Posted on: Nov 3, 2014 08:47AM
Posted on: Nov 3, 2014 08:47AM
Hello, I was dx in February with Her2+ BC. I went through the chemo, the mastectomy and now in the midst of radiation. I will finish that in December and will be on the Herceptin through March.
I, like so many BC survivors, have a constant fear of metastisis. I can't shake it. I think what I need is to read stories of those with my type of BC that have survived for years with no recurrence. Please share your stories with those of us that are still in treatment or just finishing that are scared.
Jan 26, 2022 09:32AM beesie.is.out-of-office wrote:
I'm not HER2+ but I saw this discussion in the Active List and thought that I'd pop in and add this graph. It's important to note that this wasn't a large study but it does address the recent questions in terms of risk of recurrence after 5 years for HER2+ patients.
Jan 26, 2022 09:55AM mcbaker wrote:
Yes, small sample, and no breakdown of what stage de novo.
Jan 26, 2022 11:47AM specialk wrote:
Just wanted to add that the general consensus is that Her2+ driven recurrence usually happens in the first 2-3 years post treatment, if those with recurrence are years out it is possibly more likely to be driven by the hormonal aspect. I think this study has good generalized info, but there are several things to note. This study was looking at patients from 2005-2013. It appears that in the text between Table 4 and Fig 1, 92% of the Her2+ patients did not receive adjuvent Herceptin. Since this study was looking at a timeframe earlier than 2013, Perjeta would not have been prescribed yet and neoadjuvent systemic treatment was unlikely. Kadcyla for residual disease in larger tumors, node positives, or high risk patients would certainly not have been given. The unfortunate thing about studies is that they are often looking at data collected earlier than the use of current treatment regimens that have now become standard of care, so there is some degree of lag. As is pointed out at the end of the discussion in the study, if you are having any treatment that is different from what was studied it makes it a bit harder to apply these stats to those being treated now or in the recent past. In a subtype like Her2+ disease, that has a rapidly changing treatment environment, it can be a challenge to interpret and apply info!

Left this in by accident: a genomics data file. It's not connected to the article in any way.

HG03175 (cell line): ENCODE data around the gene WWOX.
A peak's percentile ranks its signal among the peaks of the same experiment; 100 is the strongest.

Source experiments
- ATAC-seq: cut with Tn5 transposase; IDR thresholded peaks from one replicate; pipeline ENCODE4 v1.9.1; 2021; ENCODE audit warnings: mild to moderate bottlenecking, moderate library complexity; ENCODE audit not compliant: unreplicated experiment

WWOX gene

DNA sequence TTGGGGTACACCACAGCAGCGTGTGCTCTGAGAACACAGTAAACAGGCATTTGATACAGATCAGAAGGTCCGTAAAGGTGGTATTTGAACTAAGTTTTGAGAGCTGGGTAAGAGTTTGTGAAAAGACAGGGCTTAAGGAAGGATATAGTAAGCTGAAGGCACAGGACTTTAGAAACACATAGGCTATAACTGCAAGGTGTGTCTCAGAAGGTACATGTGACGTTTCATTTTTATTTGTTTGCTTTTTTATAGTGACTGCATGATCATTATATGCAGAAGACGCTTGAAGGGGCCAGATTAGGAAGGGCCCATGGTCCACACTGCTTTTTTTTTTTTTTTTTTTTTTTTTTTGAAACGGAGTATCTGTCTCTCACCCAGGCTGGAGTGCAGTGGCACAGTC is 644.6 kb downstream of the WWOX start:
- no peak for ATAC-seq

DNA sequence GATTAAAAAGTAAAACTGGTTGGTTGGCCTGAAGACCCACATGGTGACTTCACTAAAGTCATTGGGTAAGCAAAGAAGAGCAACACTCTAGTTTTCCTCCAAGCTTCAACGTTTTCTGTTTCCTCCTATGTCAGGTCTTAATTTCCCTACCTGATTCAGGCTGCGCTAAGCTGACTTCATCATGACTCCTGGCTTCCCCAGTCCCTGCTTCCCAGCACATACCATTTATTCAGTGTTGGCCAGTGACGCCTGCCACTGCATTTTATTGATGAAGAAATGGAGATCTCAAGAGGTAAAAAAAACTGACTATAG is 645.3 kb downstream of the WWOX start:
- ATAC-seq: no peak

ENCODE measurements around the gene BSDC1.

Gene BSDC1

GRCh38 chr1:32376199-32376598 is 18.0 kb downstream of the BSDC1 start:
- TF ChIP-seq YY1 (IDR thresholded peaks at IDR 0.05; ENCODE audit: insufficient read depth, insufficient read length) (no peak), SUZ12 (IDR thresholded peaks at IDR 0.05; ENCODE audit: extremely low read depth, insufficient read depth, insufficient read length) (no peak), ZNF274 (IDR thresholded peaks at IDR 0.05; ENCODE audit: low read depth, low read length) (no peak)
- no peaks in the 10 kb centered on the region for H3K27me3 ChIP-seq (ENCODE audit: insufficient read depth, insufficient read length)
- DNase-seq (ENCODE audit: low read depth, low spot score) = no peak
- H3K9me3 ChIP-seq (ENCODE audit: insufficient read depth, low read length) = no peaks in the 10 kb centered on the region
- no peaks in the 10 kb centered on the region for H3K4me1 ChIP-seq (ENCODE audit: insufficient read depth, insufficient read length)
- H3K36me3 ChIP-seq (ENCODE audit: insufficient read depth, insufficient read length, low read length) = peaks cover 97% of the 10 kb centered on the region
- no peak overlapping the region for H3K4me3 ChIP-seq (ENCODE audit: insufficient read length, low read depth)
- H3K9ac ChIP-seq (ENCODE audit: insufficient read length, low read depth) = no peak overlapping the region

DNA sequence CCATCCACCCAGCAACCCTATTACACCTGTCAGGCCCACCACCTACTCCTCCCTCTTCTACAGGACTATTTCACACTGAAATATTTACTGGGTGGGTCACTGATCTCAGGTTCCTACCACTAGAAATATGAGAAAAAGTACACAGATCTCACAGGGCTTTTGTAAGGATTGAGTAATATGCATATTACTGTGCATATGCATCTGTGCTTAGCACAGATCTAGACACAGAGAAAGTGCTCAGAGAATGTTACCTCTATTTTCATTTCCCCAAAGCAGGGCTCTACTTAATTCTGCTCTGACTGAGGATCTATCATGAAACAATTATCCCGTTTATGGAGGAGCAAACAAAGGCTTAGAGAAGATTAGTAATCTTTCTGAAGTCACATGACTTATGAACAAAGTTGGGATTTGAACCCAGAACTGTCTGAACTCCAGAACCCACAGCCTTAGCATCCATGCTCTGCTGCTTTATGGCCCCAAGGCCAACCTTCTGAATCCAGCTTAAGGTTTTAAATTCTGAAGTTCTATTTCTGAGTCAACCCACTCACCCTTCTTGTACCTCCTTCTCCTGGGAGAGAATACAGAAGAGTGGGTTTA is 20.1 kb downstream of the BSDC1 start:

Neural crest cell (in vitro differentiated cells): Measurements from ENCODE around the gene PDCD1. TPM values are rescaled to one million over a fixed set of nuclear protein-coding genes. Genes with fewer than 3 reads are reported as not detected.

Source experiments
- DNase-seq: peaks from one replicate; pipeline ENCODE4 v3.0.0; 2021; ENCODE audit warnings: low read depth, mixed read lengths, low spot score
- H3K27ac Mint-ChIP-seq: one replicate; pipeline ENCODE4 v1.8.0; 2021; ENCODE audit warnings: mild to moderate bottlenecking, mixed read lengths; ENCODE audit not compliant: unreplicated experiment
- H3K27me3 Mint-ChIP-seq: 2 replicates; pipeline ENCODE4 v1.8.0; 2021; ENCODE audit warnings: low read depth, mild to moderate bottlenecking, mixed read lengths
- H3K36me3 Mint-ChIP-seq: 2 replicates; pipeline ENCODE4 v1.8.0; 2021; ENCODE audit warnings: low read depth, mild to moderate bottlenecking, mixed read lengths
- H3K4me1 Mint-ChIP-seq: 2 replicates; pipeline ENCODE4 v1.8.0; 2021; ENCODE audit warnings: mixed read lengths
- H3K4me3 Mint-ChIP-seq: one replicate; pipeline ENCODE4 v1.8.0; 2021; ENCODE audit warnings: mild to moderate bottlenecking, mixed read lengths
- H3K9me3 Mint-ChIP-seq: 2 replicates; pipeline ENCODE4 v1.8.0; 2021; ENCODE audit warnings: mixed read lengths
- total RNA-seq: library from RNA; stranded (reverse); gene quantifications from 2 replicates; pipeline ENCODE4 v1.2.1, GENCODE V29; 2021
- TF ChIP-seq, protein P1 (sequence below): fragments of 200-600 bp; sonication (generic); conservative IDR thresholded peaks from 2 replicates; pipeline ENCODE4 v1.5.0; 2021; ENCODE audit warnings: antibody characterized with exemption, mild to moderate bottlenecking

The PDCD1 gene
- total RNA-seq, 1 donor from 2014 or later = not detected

Jan 26, 2022 12:34PM - edited Jan 26, 2022 12:46PM by DeniseML
Thank-you Raliegh girl for your post. it is up-lifting and encouraging to hear your story since I, too had IDC, 2 large tumors - 6 cm. combined, many, many lymph nodes involved, ER- HER2+, same chemo and targeted therapy with pCR. I did have inflammatory BC also. I am 18 months out of initial diagnosis and 7 months out from end of all treatment.
I thought I had read something about highest risk for our scenario was first 5 years, first 2 being the highest incidents of recurrence. I try not to dwell on risks .
wishing all the best of luck and happiest life has to offer!
Mar 10, 2022 01:28AM spudsie wrote:
HER2 3C on diagnosis Aug 2015, (12/36 nodes positive and removed) Double Mastectomy in Oct 2015. This was followed with Chemo + Herceptin. Didn't go through with radiotherapy. Implants in at the mastectomy. Had them out 6 months later. I hated them. It's been 6 1/2 years now. I honestly don't even really think about it until a mate gets Breast cancer and wants to talk about their options.
Mar 10, 2022 12:10PM moth wrote:
"HER2-positive breast cancer progressively turned from the most feared to the most curable subtype.
Currently, more than 9 out of 10 patients with HER2-positive breast cancer who are treated with chemotherapy and HER2-blockade are free from recurrence 6 years after surgery.3 The treatment and outcomes of HER2-positive breast cancer have improved so much that the research focus has gradually shifted from treatment escalation toward a search for safe de-escalation opportunities."
More Tolerable Cures for Patients With Early-Stage HER2-Positive Breast Cancer: Halfway to Precision March 2022
Initial dx at 50. Seriously?? “Sometimes the future changes quickly and completely and we’re left with only the choice of what to do next." blog: Never Tell Me the OddsDx 12/2017, IDC, Left, 1cm, Stage IA, Grade 3, 0/5 nodes, ER-/PR-, HER2- Surgery 12/12/2017 Lumpectomy; Lumpectomy (Left); Lymph node removal Chemotherapy 2/14/2018 AC + T (Taxol) Radiation Therapy 8/13/2018 Whole breast: Breast Dx 2/2020, IDC, Left, Stage IV, metastasized to liver/lungs, Grade 3, ER-/PR-, HER2- Chemotherapy 3/18/2020 Taxol (paclitaxel) Immunotherapy 3/19/2020 Tecentriq (atezolizumab) Chemotherapy 11/26/2020 Abraxane (albumin-bound or nab-paclitaxel) Radiation Therapy 12/9/2020 External Hormonal Therapy 12/16/2020 Femara (letrozole) Radiation Therapy 3/3/2021 External Local Metastases 3/3/2021 Radiation therapy: Bone Targeted Therapy 1/1/2022 Trodelvy (sacituzumab govitecan-hziy) Chemotherapy 6/1/2022 Other
Mar 16, 2022 03:31PM melbo wrote:
thanks for sharing Moth! That is very heartening news, especially for hormone negative folks. Now I just wish they could make such great progress for triple negatove